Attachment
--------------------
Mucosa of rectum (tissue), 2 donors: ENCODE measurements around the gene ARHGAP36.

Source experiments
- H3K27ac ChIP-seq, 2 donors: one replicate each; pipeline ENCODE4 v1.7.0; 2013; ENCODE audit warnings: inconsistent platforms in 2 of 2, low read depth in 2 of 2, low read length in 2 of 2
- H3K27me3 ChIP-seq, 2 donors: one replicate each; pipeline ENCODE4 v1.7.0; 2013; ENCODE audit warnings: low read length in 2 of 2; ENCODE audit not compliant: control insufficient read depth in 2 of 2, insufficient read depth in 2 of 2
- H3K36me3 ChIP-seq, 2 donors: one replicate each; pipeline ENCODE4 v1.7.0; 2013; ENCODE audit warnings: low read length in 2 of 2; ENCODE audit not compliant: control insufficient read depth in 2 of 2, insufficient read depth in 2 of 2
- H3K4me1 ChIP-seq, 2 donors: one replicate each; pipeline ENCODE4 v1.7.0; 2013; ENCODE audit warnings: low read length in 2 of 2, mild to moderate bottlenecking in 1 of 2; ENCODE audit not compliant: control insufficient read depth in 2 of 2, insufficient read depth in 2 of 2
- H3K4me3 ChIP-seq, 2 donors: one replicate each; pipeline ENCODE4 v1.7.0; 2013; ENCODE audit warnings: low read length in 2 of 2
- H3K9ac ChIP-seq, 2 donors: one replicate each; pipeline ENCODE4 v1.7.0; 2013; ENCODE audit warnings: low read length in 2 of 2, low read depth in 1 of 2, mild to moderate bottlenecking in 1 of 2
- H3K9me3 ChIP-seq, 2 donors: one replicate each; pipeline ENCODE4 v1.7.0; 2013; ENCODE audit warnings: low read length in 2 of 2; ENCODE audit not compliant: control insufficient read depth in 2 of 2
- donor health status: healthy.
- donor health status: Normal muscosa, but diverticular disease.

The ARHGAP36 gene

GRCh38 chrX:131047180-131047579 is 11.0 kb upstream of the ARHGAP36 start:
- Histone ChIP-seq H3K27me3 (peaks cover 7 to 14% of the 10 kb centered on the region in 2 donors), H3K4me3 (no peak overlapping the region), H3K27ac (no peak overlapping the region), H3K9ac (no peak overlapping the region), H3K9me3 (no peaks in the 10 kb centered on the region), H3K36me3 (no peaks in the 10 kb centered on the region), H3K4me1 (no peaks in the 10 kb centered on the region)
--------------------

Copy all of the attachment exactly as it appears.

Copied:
Mucosa of rectum (tissue), 2 donors: ENCODE measurements around the gene ARHGAP36.

Source experiments
- H3K27ac ChIP-seq, 2 donors: one replicate each; pipeline ENCODE4 v1.7.0; 2013; ENCODE audit warnings: inconsistent platforms in 2 of 2, low read depth in 2 of 2, low read length in 2 of 2
- H3K27me3 ChIP-seq, 2 donors: one replicate each; pipeline ENCODE4 v1.7.0; 2013; ENCODE audit warnings: low read length in 2 of 2; ENCODE audit not compliant: control insufficient read depth in 2 of 2, insufficient read depth in 2 of 2
- H3K36me3 ChIP-seq, 2 donors: one replicate each; pipeline ENCODE4 v1.7.0; 2013; ENCODE audit warnings: low read length in 2 of 2; ENCODE audit not compliant: control insufficient read depth in 2 of 2, insufficient read depth in 2 of 2
- H3K4me1 ChIP-seq, 2 donors: one replicate each; pipeline ENCODE4 v1.7.0; 2013; ENCODE audit warnings: low read length in 2 of 2, mild to moderate bottlenecking in 1 of 2; ENCODE audit not compliant: control insufficient read depth in 2 of 2, insufficient read depth in 2 of 2
- H3K4me3 ChIP-seq, 2 donors: one replicate each; pipeline ENCODE4 v1.7.0; 2013; ENCODE audit warnings: low read length in 2 of 2
- H3K9ac ChIP-seq, 2 donors: one replicate each; pipeline ENCODE4 v1.7.0; 2013; ENCODE audit warnings: low read length in 2 of 2, low read depth in 1 of 2, mild to moderate bottlenecking in 1 of 2
- H3K9me3 ChIP-seq, 2 donors: one replicate each; pipeline ENCODE4 v1.7.0; 2013; ENCODE audit warnings: low read length in 2 of 2; ENCODE audit not compliant: control insufficient read depth in 2 of 2
- donor health status: healthy.
- donor health status: Normal muscosa, but diverticular disease.

The ARHGAP36 gene

GRCh38 chrX:131047180-131047579 is 11.0 kb upstream of the ARHGAP36 start:
- Histone ChIP-seq H3K27me3 (peaks cover 7 to 14% of the 10 kb centered on the region in 2 donors), H3K4me3 (no peak overlapping the region), H3K27ac (no peak overlapping the region), H3K9ac (no peak overlapping the region), H3K9me3 (no peaks in the 10 kb centered on the region), H3K36me3 (no peaks in the 10 kb centered on the region), H3K4me1 (no peaks in the 10 kb centered on the region)